“Returning wolves to state management will allow us to manage this recovered species under Michigan’s highly-regarded Wolf Management Plan, which was created through a roundtable process involving stakeholders from all sides of the wolf issue,” said Russ Mason, MDNR wildlife chief. “State management will give us greater flexibility in how we can respond to problem wolves on the landscape, while maintaining sound management practices and increasing social acceptance of the species as a whole.”

Wolves were added to the federal endangered species list in 1973, after nearly disappearing from the state in the early 1960s. Natural emigration of wolves from Minnesota and Ontario to Michigan’s Upper Peninsula was documented in the 1980s, and the most recent estimate of Michigan’s minimum winter wolf population completed in April indicates a new high of 687 animals.

All of those wolves live in the U.P., according to Roell. Although some wolves have been seen in the northern lower peninsula in recent years, Roell thinks that current numbers there mostly are in the single digits. “If I were betting I’d say it is zero.”

Roell noted that wolf territories in the western U.P. are growing smaller because wolf numbers are becoming denser. Most of recent population expamsion has come in the eastern U.P., but Roell notes, “all available wolf habitat is occupied.”

“Maintaining endangered species status for a recovered species like wolves is not beneficial to the animals, and erodes public support for the Endangered Species Act,” said Chris Hoving, MDNR endangered species coordinator.

“De-listing is a positive step for wolves, and will help free up time and funding essential to the recovery of other species that are truly endangered or threatened. Litigation is without merit,” summed Hoving.

He added that a public meeting on the issue is set for June 16, 6 to 8 p.m., at Northern Michigan University, University Center, at Marquette.

Addressing a contention that some 700 wolves may not be enough for genetic viability in Michigan, Roell points to the species tremendous mobility — they can travel hundreds of miles, easily — and contends that the populations of the three upper Great Lakes states should be considered as one. In short, there are plenty of wolves to produce genetic vigor. The biologist also asserted that the states have no intention of re-creating the ignorant 19th-century anti-wolf persecution. Which does not mean that wolves might not have to be killed in select cases, as outlines in the wolf plan.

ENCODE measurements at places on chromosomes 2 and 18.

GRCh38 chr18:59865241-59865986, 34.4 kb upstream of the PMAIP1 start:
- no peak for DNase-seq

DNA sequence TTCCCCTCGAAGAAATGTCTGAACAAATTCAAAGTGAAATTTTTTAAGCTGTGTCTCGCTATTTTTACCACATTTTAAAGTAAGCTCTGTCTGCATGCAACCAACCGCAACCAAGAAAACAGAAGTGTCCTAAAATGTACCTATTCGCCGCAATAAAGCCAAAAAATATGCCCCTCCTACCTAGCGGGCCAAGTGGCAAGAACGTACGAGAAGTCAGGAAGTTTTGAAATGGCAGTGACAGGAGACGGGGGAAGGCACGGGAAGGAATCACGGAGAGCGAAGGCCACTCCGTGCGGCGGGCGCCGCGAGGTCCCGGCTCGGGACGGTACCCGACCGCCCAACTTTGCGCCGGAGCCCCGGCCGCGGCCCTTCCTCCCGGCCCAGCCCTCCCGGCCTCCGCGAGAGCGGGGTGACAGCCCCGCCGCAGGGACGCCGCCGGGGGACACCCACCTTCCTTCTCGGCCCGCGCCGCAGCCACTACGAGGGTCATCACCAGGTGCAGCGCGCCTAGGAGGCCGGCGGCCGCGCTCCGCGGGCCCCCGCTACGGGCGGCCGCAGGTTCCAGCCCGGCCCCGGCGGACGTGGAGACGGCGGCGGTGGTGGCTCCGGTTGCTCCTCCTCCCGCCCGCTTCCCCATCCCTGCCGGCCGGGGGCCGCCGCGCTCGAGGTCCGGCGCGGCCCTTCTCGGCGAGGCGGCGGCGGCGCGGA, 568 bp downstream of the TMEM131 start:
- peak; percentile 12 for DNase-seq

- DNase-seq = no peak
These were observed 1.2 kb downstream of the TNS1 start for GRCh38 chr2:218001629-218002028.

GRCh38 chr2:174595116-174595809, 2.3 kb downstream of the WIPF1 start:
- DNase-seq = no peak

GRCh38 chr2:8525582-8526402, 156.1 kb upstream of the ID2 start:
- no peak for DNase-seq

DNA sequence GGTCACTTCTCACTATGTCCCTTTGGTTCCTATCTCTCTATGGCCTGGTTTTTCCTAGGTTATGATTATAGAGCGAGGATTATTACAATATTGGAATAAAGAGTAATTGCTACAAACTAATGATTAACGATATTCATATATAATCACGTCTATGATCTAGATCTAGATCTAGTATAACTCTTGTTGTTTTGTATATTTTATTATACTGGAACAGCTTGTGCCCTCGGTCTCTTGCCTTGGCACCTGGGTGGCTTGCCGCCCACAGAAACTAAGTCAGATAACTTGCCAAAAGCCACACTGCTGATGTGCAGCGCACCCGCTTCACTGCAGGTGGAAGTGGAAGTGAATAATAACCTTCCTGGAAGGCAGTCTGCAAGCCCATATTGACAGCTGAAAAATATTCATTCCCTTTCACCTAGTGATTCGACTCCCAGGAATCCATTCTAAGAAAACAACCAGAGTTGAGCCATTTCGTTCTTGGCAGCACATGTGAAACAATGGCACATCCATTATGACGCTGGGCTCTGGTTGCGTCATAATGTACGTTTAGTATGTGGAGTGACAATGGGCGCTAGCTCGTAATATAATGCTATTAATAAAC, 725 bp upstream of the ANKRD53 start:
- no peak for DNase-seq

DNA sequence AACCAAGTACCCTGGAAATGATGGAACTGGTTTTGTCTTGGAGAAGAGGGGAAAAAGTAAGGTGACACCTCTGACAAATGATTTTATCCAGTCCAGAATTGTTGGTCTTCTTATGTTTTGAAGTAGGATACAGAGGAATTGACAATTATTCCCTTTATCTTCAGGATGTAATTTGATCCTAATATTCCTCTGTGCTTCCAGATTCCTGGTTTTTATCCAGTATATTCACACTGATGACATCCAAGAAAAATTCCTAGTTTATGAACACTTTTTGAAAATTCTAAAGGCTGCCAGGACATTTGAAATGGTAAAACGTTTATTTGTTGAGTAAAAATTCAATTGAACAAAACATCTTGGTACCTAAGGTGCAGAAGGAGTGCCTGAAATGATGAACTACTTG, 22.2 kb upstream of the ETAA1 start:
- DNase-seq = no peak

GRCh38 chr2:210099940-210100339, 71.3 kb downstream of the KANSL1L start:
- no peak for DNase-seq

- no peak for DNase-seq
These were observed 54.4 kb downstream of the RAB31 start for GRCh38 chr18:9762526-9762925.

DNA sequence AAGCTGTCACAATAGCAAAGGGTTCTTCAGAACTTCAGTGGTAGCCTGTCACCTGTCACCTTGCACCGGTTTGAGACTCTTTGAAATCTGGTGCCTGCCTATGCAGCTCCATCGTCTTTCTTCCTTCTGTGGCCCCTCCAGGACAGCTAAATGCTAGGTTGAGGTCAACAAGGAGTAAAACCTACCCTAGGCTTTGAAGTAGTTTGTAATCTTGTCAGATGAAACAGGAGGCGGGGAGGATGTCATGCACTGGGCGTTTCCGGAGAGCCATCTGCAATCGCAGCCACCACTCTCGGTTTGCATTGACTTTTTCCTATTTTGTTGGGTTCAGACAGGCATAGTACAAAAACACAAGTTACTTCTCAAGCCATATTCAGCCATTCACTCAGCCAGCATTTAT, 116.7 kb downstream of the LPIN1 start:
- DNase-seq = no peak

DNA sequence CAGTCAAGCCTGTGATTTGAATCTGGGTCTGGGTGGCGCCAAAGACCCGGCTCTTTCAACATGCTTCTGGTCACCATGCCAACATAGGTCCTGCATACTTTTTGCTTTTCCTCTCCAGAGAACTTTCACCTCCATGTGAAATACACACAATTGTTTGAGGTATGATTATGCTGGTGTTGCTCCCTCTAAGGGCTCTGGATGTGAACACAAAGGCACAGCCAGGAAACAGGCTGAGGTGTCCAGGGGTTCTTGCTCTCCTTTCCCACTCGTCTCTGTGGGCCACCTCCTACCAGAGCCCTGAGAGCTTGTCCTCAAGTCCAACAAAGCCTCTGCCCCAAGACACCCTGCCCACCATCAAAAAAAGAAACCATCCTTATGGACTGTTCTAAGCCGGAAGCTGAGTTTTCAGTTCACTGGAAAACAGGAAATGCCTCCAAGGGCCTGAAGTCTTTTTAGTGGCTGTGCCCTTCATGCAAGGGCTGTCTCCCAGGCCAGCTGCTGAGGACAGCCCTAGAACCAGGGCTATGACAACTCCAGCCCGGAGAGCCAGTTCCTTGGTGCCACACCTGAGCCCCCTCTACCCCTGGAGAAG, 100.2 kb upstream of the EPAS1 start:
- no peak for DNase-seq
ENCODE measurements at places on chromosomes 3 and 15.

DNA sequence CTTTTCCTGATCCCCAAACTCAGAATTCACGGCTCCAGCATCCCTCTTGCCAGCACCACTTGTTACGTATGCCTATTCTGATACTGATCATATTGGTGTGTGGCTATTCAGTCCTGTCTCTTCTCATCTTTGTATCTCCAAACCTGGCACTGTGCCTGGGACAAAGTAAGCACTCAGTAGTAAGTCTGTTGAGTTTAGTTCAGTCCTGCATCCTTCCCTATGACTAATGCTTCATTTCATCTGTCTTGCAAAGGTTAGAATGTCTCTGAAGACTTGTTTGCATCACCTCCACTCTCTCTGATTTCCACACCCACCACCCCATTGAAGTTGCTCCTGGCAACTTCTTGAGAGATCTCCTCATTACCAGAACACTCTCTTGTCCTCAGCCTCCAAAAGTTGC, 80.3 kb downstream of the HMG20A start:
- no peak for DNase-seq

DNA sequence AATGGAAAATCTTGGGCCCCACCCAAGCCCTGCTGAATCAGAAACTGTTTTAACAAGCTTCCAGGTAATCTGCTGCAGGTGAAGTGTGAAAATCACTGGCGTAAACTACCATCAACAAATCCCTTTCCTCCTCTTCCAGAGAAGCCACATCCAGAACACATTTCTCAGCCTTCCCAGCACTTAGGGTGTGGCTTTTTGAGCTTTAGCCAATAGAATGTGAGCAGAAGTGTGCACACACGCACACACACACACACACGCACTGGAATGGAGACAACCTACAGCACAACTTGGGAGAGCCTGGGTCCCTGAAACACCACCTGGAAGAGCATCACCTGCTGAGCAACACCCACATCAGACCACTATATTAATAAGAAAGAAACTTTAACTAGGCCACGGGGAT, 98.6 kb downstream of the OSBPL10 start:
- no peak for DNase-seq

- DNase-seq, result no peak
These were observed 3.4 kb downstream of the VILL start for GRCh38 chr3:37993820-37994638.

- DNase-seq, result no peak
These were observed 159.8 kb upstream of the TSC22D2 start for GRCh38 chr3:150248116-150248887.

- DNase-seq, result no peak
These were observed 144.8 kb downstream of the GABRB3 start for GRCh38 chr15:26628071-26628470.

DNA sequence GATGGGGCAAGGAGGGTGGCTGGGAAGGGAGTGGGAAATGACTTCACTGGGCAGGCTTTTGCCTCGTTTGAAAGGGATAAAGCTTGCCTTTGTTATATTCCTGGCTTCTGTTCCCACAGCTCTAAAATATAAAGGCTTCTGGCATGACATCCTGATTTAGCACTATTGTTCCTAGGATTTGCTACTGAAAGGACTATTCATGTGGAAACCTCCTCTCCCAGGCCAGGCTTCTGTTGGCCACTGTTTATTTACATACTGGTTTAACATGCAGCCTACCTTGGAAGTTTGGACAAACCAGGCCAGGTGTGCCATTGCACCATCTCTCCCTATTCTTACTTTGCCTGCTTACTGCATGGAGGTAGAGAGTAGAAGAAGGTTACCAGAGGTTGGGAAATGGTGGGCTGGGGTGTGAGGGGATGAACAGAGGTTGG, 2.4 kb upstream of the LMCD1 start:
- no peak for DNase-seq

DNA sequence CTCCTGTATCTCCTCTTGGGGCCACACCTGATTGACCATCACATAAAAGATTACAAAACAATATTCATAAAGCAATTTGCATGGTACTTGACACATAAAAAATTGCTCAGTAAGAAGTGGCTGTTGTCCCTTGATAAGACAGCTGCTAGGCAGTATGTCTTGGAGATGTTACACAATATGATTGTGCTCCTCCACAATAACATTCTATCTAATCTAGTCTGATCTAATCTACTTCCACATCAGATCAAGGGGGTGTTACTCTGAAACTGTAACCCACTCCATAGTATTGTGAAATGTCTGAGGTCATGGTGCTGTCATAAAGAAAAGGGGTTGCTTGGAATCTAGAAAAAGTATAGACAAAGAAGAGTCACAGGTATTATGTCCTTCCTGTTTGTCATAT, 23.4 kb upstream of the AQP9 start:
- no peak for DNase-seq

He noted, for example, that one pack in the U.P. is responsible for killing 28 cattle and has taught a second generation to prey on livestock as well.

They need to be controlled by lethal means, he added, because nonlethal methods have proven useless. But the state is handcuffed as to how far it can go under federal ESA restrictions and is forced to keep paying out compensation for lost livestock.

“None of the states [including in the Rockies] want wolves to go back to being [federally] listed,” the biologist stated. The states have every incentive, given the time, effort, and money wasted on the de-listing court fights over the years, to maintain viable, healthy wolf populations, he added.

If the proposed federal de-listing rule is approved and made final, management of wolves in Michigan, Wisconsin, and Minnesota could return to state authority before the end of the year.

After the transition from endangered to recovered status, the USF&WS will continue to monitor population numbers for five years to ensure recovery is stable.

In accordance with the Wolf Management Plan, wolves in Michigan will be classified as a nongame protected species.

Any future decision to reclassify wolves as a game species would be at the discretion of the state legislature.

For more about the history of wolves in Michigan and view the Wolf Management Plan, visit online at michigan.gov/wolves.

Here is hoping that state management of wolves passes muster this time around.

Contact Steve Pollick at: spollick@theblade.com or 419-724-6068.